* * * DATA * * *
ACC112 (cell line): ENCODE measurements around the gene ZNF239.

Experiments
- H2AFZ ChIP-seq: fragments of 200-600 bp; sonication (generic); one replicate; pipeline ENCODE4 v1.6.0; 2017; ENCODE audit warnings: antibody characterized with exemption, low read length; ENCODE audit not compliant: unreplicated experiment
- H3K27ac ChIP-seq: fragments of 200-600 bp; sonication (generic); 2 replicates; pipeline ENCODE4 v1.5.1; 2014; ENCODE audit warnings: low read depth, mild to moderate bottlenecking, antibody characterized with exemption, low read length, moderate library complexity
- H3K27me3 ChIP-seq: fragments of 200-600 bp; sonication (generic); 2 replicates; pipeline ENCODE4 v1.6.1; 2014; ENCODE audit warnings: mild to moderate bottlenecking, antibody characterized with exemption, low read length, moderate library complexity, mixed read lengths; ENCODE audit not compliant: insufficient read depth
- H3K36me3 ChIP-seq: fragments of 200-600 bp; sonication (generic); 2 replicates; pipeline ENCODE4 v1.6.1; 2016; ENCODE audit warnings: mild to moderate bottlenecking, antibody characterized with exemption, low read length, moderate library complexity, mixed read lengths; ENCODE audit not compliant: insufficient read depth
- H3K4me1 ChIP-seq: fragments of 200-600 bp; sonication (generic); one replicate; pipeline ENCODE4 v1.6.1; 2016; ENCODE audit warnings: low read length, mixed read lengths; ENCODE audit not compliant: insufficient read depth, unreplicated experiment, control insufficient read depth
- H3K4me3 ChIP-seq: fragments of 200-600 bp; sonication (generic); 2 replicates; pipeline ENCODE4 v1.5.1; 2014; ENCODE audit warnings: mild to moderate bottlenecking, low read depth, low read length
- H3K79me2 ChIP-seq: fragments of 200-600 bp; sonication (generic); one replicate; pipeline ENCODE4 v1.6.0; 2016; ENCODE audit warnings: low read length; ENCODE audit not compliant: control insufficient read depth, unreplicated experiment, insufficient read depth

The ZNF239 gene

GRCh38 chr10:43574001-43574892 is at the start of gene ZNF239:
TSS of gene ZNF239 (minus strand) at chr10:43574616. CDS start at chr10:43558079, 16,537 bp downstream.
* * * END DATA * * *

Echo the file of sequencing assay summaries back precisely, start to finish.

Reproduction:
ACC112 (cell line): ENCODE measurements around the gene ZNF239.

Experiments
- H2AFZ ChIP-seq: fragments of 200-600 bp; sonication (generic); one replicate; pipeline ENCODE4 v1.6.0; 2017; ENCODE audit warnings: antibody characterized with exemption, low read length; ENCODE audit not compliant: unreplicated experiment
- H3K27ac ChIP-seq: fragments of 200-600 bp; sonication (generic); 2 replicates; pipeline ENCODE4 v1.5.1; 2014; ENCODE audit warnings: low read depth, mild to moderate bottlenecking, antibody characterized with exemption, low read length, moderate library complexity
- H3K27me3 ChIP-seq: fragments of 200-600 bp; sonication (generic); 2 replicates; pipeline ENCODE4 v1.6.1; 2014; ENCODE audit warnings: mild to moderate bottlenecking, antibody characterized with exemption, low read length, moderate library complexity, mixed read lengths; ENCODE audit not compliant: insufficient read depth
- H3K36me3 ChIP-seq: fragments of 200-600 bp; sonication (generic); 2 replicates; pipeline ENCODE4 v1.6.1; 2016; ENCODE audit warnings: mild to moderate bottlenecking, antibody characterized with exemption, low read length, moderate library complexity, mixed read lengths; ENCODE audit not compliant: insufficient read depth
- H3K4me1 ChIP-seq: fragments of 200-600 bp; sonication (generic); one replicate; pipeline ENCODE4 v1.6.1; 2016; ENCODE audit warnings: low read length, mixed read lengths; ENCODE audit not compliant: insufficient read depth, unreplicated experiment, control insufficient read depth
- H3K4me3 ChIP-seq: fragments of 200-600 bp; sonication (generic); 2 replicates; pipeline ENCODE4 v1.5.1; 2014; ENCODE audit warnings: mild to moderate bottlenecking, low read depth, low read length
- H3K79me2 ChIP-seq: fragments of 200-600 bp; sonication (generic); one replicate; pipeline ENCODE4 v1.6.0; 2016; ENCODE audit warnings: low read length; ENCODE audit not compliant: control insufficient read depth, unreplicated experiment, insufficient read depth

The ZNF239 gene

GRCh38 chr10:43574001-43574892 is at the start of gene ZNF239:
TSS of gene ZNF239 (minus strand) at chr10:43574616. CDS start at chr10:43558079, 16,537 bp downstream.